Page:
A Constitutional Rollercoaster


I had another post written for today, but there’s much too much going on! This week has been a rollercoaster of disappointment, despair, joy and exaltation, and it’s only Wednesday.

On Tuesday morning, the Supreme Court issued an awful ruling that struck down a key section of the Voting Rights Act. As compiled by Slacktivist, a flurry of Republican-controlled state legislatures immediately began efforts to pass restrictive voter-ID laws and redraw electoral maps to dilute minority votes – conclusively putting the lie to the claims of the five conservative justices who said that the VRA’s protections were no longer needed.

Then, on Tuesday night, the Texas state legislature was poised to pass a set of savage restrictions on abortion (the ones I discussed on Monday), designed to put most of the state’s family planning clinics out of business… until a dramatic filibuster by state senator Wendy Davis, who stayed on her feet talking, without a break, for nearly 13 hours to run out the clock on the last day of a special legislative session.

Late in the night, when victory was within reach, a Republican legislator objected that some of Davis’ comments about sonograms were irrelevant to an abortion bill (!!), and Texas’ Republican lieutenant governor ruled against her, forcing her to yield the floor. In spite of angry protests from spectators, the legislature voted in favor of the abortion ban, but not until just after midnight – when the legislative session legally expired. Despite a shocking attempt to retroactively alter the timestamps, the Republicans were ultimately forced to admit that the vote was invalid and the bill was dead.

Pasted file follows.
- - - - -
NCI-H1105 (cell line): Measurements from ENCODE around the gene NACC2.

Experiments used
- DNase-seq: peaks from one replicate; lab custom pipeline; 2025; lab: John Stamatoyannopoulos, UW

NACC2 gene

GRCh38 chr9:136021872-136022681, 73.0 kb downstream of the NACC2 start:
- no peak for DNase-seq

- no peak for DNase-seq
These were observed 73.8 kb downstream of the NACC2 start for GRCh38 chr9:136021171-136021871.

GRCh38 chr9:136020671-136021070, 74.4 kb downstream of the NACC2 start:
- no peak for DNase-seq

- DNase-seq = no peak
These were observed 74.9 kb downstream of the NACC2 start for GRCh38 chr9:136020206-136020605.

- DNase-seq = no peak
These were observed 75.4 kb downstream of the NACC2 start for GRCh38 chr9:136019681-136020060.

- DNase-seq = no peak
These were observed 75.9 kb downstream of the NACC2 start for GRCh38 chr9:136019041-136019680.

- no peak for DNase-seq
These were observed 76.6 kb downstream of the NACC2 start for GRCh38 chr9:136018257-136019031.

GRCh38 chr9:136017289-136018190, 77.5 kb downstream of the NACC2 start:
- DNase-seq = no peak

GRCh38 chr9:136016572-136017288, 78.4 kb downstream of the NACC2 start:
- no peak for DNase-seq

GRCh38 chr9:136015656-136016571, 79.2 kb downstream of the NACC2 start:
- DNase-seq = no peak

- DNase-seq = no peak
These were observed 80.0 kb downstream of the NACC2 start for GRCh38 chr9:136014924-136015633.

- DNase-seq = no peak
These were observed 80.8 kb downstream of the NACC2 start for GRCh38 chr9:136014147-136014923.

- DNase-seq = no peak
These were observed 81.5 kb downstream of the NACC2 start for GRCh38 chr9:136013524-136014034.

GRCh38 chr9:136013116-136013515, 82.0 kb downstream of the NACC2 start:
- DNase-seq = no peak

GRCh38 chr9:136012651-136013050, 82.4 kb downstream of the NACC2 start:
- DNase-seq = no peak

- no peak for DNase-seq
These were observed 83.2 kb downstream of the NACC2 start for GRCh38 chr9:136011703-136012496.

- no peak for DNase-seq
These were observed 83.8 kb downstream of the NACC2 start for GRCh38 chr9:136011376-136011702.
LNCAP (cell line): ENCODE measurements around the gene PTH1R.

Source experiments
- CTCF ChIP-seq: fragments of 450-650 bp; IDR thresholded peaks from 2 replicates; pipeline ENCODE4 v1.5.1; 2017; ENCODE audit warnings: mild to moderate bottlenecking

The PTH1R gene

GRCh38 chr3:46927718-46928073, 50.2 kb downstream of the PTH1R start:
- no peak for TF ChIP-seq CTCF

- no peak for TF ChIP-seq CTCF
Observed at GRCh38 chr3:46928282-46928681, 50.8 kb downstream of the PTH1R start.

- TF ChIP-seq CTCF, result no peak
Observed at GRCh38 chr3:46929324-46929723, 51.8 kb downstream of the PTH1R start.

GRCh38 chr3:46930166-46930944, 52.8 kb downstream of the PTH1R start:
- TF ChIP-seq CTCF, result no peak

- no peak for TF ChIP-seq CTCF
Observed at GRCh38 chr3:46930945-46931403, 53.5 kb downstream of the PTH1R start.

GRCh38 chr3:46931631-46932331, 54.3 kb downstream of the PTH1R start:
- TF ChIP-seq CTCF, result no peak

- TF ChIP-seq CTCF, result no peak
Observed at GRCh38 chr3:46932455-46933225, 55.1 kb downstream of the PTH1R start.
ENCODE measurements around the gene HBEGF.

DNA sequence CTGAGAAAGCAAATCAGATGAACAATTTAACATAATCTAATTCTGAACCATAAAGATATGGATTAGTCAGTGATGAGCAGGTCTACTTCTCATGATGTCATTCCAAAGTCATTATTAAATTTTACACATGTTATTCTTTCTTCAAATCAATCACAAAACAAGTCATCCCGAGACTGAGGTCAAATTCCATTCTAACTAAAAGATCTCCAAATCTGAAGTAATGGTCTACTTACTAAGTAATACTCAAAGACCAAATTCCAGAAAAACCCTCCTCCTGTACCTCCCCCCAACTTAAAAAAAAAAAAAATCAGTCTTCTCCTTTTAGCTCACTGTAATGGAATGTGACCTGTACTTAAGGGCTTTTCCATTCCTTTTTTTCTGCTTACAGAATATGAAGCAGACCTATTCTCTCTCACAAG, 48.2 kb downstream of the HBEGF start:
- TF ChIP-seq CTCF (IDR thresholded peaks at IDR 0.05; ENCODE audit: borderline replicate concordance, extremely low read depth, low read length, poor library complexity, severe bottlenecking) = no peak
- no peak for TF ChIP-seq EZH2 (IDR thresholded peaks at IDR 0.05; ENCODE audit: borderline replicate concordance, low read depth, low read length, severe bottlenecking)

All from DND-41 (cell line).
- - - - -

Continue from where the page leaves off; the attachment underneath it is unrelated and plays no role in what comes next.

And then, this morning, the Supreme Court handed down its long-awaited decisions on the Defense of Marriage Act and California’s Prop 8. In true two-steps-forward-one-step-back fashion, it gave us two huge and historic wins for equality.

The first ruling struck down Section 3 of DOMA, which barred the federal government from recognizing legal same-sex marriages. This means that same-sex couples who are legally married in a state that permits them will now have access to all the same federal rights and benefits as opposite-sex couples: tax benefits, the right to citizenship, and many more. The second ruling effectively struck down California’s Prop 8, upholding a lower court’s decision on technical grounds, which means that Prop 8 is invalidated and same-sex weddings will resume in California.

I’m still processing all this, and will probably have more to say about it in follow-up posts. In some ways, we’ve made immense progress toward equality this week; in others, we’re seemingly farther than ever. But I’m optimistic: even though we’ve seen the vast length of the path left to travel, we’ve also seen how quickly those great distances can be surmounted, when the right moment arrives. We took one big step today, but we have many more left, so let’s start planning the next one.

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